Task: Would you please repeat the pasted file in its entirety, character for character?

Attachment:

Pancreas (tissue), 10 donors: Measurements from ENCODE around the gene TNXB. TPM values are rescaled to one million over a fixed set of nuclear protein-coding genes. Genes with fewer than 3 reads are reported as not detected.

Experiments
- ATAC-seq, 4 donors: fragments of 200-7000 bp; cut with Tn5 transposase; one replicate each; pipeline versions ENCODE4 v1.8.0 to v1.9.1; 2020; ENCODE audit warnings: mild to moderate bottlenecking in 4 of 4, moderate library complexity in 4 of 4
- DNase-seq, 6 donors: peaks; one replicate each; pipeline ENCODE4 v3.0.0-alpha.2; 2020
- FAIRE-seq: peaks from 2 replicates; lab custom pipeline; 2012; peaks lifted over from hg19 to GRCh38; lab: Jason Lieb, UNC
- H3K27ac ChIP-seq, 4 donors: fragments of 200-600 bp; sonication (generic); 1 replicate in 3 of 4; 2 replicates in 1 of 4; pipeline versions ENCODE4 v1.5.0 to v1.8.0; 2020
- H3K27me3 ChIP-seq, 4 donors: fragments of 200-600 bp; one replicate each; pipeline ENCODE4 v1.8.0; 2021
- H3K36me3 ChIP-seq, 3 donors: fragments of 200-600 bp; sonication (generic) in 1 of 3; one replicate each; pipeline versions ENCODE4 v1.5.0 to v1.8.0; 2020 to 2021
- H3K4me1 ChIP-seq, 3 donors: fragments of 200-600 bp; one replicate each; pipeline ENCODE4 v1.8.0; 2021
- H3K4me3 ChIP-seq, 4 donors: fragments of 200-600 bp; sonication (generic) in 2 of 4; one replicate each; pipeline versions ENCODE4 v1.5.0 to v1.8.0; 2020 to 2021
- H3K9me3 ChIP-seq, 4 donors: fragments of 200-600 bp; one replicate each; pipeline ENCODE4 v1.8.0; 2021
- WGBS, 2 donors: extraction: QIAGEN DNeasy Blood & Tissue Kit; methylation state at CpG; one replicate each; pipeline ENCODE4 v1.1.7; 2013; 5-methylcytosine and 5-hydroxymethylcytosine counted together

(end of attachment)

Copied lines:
Pancreas (tissue), 10 donors: Measurements from ENCODE around the gene TNXB. TPM values are rescaled to one million over a fixed set of nuclear protein-coding genes. Genes with fewer than 3 reads are reported as not detected.

Experiments
- ATAC-seq, 4 donors: fragments of 200-7000 bp; cut with Tn5 transposase; one replicate each; pipeline versions ENCODE4 v1.8.0 to v1.9.1; 2020; ENCODE audit warnings: mild to moderate bottlenecking in 4 of 4, moderate library complexity in 4 of 4
- DNase-seq, 6 donors: peaks; one replicate each; pipeline ENCODE4 v3.0.0-alpha.2; 2020
- FAIRE-seq: peaks from 2 replicates; lab custom pipeline; 2012; peaks lifted over from hg19 to GRCh38; lab: Jason Lieb, UNC
- H3K27ac ChIP-seq, 4 donors: fragments of 200-600 bp; sonication (generic); 1 replicate in 3 of 4; 2 replicates in 1 of 4; pipeline versions ENCODE4 v1.5.0 to v1.8.0; 2020
- H3K27me3 ChIP-seq, 4 donors: fragments of 200-600 bp; one replicate each; pipeline ENCODE4 v1.8.0; 2021
- H3K36me3 ChIP-seq, 3 donors: fragments of 200-600 bp; sonication (generic) in 1 of 3; one replicate each; pipeline versions ENCODE4 v1.5.0 to v1.8.0; 2020 to 2021
- H3K4me1 ChIP-seq, 3 donors: fragments of 200-600 bp; one replicate each; pipeline ENCODE4 v1.8.0; 2021
- H3K4me3 ChIP-seq, 4 donors: fragments of 200-600 bp; sonication (generic) in 2 of 4; one replicate each; pipeline versions ENCODE4 v1.5.0 to v1.8.0; 2020 to 2021
- H3K9me3 ChIP-seq, 4 donors: fragments of 200-600 bp; one replicate each; pipeline ENCODE4 v1.8.0; 2021
- WGBS, 2 donors: extraction: QIAGEN DNeasy Blood & Tissue Kit; methylation state at CpG; one replicate each; pipeline ENCODE4 v1.1.7; 2013; 5-methylcytosine and 5-hydroxymethylcytosine counted together